Chad M. February 03, 2012 at 07:11 PM
Well said
Jenny February 03, 2012 at 09:33 PM
Word!
Barry Bussewitz February 03, 2012 at 09:44 PM
Of course I have not seen the fence yet, but it sounds terrible not just for Applebox but for all of us (and tourists) who pass through this area and enjoy the splendid views of the turning basin and beyond. How can we encourage SMART to reevaluate? I am a fan of SMART and do not want them to make any unnecessary decisions that dampen public support!
Sandra C February 03, 2012 at 09:46 PM
If someone is going to climb over the existing fencing along the Apple Box Cafe', they're going to climb over the the side of any other fencing along the river as well, including the Balshaw Bridge. Creating an eye sore at the expense of the Petaluma tax payer is not only a disadvantage to the business owners, it's also a disadvantage to those of us who look forward to spending time on the deck of the Apple Box Cafe'. I think this fencing is a silly idea.
LongTimeLocal February 03, 2012 at 09:55 PM
How about we actually fix the tressle eyesore so everyone is happy. The thing is butt ugly and really an embarrassment to the city as it stands
David Keller February 03, 2012 at 10:09 PM
Seems like SMART needs to do some more homework, talk to the local and adjacent businesses and property owners, and get a lot more creative. There are many ways to create safe barriers that are attractive without looking like prison walls between the rail and the river, for our public, tourists, businesses and residents. This is not a new problem, and can be resolved without a great deal of mayhem if SMART will slow down a bit and take the time to get it right.
Goofpod February 03, 2012 at 10:30 PM
They don't need protection from morons who might fall from their own drunkenness or idiocy. They need protection from the greedy lawyers who will take advantage of both parties any way they can. One small target amid many in this sorely sue-ing society. Lawyers' greed-fueled indifference will ultimately lead to the downfall of our culture. Rome is burning...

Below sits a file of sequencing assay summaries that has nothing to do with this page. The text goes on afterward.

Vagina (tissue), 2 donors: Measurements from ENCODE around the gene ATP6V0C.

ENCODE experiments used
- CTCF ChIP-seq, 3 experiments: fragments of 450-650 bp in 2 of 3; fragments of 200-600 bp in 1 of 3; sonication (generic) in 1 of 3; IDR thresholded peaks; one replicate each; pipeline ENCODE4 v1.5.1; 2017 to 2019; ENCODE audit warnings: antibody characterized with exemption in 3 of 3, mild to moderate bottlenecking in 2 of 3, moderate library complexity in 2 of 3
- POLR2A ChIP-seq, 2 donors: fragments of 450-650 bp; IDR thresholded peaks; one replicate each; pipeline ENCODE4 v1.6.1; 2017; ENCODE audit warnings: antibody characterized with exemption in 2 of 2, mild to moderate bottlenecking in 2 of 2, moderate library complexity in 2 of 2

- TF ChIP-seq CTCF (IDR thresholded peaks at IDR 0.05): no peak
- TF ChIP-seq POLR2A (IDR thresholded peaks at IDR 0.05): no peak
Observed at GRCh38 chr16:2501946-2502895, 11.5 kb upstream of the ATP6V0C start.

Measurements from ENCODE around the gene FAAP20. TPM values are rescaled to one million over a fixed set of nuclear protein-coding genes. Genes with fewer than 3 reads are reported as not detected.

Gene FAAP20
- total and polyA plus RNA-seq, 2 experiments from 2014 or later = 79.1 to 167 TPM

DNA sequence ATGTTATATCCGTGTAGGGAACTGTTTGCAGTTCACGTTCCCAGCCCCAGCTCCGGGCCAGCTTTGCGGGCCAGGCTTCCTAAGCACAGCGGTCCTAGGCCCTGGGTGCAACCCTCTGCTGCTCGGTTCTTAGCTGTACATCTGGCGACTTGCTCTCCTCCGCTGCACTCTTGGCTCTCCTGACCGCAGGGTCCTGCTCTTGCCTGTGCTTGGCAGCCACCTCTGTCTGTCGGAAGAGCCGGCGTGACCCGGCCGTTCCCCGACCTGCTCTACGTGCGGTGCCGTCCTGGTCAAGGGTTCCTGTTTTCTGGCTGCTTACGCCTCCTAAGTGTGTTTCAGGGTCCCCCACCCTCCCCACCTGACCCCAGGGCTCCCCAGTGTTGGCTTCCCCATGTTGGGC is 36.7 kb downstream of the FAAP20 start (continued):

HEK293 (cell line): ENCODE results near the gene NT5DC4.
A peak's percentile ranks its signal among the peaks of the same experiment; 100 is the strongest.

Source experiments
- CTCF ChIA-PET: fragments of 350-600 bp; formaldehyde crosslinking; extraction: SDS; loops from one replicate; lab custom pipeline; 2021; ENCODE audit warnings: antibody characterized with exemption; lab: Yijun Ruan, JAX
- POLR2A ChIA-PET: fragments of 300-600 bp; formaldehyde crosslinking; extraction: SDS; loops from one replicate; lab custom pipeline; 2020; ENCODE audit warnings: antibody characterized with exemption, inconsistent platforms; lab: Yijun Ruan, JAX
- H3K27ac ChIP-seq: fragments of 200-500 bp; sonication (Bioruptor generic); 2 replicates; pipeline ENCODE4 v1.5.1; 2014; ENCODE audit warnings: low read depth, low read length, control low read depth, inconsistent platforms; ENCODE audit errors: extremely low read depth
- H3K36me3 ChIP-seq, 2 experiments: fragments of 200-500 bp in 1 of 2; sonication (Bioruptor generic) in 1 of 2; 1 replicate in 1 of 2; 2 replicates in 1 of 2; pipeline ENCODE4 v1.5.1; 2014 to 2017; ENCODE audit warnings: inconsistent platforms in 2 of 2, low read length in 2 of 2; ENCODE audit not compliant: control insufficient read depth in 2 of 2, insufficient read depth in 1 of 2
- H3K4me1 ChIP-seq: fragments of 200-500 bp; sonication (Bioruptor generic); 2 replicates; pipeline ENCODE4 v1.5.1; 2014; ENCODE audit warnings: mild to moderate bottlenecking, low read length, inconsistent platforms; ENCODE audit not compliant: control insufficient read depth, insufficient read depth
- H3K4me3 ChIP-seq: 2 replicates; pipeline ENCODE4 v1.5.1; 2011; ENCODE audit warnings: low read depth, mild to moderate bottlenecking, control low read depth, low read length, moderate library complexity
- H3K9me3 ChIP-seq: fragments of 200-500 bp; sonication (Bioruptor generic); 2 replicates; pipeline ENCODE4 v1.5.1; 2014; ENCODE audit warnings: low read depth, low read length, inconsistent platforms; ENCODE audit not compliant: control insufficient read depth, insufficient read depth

Tom Corbett February 03, 2012 at 11:11 PM
Ditto to what Keller said. I may have read too much into the quote from Laura Giraud but she sounds like she's in the wrong business. Managing the RE for SMART (which I support) requires more sensitivity to the needs of the affected communities than her rigid concern about liability implies. I'm sure creative folks in our town and with SMART will come up with a solution that protects SMART sufficiently while preserving the views for the Apple Box and other riverside businesses. That trestle deck has been a mess and dangerous for a long time. If it weren't for some concerned citizens adding the plywood years ago it would be worse. Why not take the suggestion to cover the major holes with new plywood, stop the fencing short of the nice low Apple Box fence and get on with repairing the trestle. As others have said, there is no fencing that will stop determined fools from climbing and walking the trestle. The sooner it's fixed the better for all. The trestle is not only for trains/trolleys but also serves as a balcony from which folks can enjoy the river views including the visiting boats and the many river events.
bruce mallon February 03, 2012 at 11:36 PM
the holes and bad wood has been there for years. where are the bodies afloat in the river that have blundered through the rot? the small fence in existence will suffice as it has for years. who got the fence contract, Basin Street sub-prime builders? fools will climb 3 feet or 6 feet to hurt themselves anyway.
Petaluma Seer February 03, 2012 at 11:39 PM
An ugly chain link fence is not the answer along the idyllic waterfront there. SMART can do better than that if they get together with the many artisan builders in this city. There are incredible fences across town and chain link is out of sync with this city. Anyone who is drunk or drugged out can find a way around and over any fence. Even prisioners get over chain link fences if guards are not close enough. Signage should be in place with a large diagram of a person walking with a large circle and an X through the circle. That way, non-readers could understand also.